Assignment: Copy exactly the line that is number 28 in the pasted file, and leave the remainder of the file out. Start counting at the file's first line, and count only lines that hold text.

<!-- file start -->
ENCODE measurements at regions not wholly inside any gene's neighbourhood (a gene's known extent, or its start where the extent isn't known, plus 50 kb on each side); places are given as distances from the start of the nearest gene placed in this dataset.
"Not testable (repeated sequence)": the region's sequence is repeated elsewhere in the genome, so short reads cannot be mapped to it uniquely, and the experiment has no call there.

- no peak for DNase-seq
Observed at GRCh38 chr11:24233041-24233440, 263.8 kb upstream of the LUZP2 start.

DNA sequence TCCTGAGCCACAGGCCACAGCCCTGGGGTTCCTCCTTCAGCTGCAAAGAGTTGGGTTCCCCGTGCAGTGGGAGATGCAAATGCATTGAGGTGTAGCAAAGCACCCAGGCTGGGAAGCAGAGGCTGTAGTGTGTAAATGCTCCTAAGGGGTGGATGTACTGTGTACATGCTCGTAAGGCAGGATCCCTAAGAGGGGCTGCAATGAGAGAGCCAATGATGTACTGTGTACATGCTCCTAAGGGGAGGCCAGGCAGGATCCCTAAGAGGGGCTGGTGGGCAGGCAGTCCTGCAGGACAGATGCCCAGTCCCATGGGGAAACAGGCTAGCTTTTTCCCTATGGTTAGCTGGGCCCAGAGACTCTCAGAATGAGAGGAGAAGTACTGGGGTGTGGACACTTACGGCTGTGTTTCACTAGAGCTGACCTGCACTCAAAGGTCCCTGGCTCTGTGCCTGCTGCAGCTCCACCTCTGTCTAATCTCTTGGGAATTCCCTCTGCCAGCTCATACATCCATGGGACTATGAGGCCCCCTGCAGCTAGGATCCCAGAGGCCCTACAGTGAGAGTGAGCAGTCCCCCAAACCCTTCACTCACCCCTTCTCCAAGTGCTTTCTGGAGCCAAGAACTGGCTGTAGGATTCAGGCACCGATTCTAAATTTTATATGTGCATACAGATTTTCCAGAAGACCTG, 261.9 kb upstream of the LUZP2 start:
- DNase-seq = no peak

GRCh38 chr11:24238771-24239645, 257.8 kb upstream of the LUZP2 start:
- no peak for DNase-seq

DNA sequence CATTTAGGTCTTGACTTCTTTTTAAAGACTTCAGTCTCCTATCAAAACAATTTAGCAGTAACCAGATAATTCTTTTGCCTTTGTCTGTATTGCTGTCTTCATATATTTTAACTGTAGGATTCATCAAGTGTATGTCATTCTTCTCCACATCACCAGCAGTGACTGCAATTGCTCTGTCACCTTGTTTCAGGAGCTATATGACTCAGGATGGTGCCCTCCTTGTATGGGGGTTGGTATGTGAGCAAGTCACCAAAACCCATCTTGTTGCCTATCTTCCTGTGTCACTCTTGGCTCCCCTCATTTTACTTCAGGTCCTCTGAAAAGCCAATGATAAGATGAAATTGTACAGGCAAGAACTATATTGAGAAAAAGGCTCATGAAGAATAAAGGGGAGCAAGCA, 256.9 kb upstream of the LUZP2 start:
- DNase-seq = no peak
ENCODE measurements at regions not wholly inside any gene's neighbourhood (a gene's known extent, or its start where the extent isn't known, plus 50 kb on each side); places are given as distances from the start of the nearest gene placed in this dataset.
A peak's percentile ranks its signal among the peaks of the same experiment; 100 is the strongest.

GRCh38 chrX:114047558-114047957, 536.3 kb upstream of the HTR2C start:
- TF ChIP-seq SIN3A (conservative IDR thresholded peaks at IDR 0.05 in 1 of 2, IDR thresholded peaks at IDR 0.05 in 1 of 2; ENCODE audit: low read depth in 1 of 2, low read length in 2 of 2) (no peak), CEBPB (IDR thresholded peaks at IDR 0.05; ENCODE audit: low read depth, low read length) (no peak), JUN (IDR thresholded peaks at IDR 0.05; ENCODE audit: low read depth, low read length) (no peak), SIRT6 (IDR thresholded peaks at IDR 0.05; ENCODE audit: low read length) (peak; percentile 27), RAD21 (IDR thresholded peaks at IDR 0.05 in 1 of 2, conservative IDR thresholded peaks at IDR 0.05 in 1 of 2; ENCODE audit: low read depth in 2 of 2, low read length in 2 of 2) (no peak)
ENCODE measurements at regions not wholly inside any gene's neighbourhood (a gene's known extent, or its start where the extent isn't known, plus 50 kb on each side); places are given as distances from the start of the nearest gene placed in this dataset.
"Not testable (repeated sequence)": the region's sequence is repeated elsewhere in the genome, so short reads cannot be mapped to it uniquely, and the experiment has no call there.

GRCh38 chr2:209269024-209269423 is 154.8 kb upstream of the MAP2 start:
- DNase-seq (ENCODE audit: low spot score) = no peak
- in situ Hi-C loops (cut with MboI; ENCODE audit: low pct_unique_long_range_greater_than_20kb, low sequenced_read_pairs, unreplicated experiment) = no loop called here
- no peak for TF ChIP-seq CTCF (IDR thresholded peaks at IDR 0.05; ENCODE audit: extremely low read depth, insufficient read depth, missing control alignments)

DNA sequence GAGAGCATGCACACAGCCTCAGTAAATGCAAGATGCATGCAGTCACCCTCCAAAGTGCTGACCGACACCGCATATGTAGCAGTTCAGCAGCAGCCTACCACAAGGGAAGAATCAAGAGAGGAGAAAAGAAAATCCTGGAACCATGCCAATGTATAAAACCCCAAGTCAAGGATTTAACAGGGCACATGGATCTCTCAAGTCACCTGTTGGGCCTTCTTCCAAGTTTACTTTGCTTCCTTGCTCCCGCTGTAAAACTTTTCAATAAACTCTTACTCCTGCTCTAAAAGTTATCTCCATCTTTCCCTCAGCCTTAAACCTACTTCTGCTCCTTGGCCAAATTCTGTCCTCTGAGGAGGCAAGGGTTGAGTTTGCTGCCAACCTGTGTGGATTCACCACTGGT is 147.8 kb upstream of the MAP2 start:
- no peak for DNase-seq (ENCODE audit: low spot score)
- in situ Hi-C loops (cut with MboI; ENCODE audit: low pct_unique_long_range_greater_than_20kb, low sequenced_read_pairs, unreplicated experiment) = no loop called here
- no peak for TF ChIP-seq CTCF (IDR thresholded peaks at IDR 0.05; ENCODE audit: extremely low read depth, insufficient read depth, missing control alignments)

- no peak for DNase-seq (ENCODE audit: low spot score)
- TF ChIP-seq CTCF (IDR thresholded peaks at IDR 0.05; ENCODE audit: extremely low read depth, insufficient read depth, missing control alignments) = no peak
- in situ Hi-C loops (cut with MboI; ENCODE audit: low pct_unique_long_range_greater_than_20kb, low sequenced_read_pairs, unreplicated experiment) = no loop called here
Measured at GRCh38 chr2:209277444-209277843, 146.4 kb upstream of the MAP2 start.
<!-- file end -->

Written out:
Measured at GRCh38 chr2:209277444-209277843, 146.4 kb upstream of the MAP2 start.